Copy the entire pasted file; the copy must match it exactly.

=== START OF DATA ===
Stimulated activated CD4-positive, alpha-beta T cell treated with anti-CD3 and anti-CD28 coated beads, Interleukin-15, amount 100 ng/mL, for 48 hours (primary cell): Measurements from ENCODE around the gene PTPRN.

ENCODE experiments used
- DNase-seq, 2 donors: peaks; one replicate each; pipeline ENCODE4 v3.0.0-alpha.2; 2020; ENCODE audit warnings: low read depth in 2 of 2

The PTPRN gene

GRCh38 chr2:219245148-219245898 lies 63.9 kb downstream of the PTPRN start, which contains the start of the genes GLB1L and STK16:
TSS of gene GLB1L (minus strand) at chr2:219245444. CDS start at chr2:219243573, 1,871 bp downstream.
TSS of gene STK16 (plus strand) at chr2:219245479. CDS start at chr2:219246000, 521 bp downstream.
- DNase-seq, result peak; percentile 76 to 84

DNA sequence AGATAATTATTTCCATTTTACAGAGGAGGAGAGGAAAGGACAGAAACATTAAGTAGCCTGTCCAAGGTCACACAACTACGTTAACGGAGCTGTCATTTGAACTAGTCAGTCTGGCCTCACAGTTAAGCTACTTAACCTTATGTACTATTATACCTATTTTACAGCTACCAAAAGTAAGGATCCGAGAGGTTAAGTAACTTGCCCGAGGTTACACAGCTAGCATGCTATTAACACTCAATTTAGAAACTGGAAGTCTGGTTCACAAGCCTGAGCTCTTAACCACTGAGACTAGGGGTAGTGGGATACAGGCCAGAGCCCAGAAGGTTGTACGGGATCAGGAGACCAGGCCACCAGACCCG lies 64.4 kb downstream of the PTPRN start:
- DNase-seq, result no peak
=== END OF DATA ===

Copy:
Stimulated activated CD4-positive, alpha-beta T cell treated with anti-CD3 and anti-CD28 coated beads, Interleukin-15, amount 100 ng/mL, for 48 hours (primary cell): Measurements from ENCODE around the gene PTPRN.

ENCODE experiments used
- DNase-seq, 2 donors: peaks; one replicate each; pipeline ENCODE4 v3.0.0-alpha.2; 2020; ENCODE audit warnings: low read depth in 2 of 2

The PTPRN gene

GRCh38 chr2:219245148-219245898 lies 63.9 kb downstream of the PTPRN start, which contains the start of the genes GLB1L and STK16:
TSS of gene GLB1L (minus strand) at chr2:219245444. CDS start at chr2:219243573, 1,871 bp downstream.
TSS of gene STK16 (plus strand) at chr2:219245479. CDS start at chr2:219246000, 521 bp downstream.
- DNase-seq, result peak; percentile 76 to 84

DNA sequence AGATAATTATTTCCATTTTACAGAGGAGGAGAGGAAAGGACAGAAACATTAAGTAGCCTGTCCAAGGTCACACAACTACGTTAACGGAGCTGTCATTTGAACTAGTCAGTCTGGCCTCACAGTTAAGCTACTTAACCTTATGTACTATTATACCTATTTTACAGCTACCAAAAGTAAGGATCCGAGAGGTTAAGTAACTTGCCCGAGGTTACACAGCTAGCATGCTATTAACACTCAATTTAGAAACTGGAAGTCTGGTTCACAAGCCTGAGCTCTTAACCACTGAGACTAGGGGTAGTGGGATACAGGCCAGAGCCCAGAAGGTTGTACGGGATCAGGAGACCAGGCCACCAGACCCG lies 64.4 kb downstream of the PTPRN start:
- DNase-seq, result no peak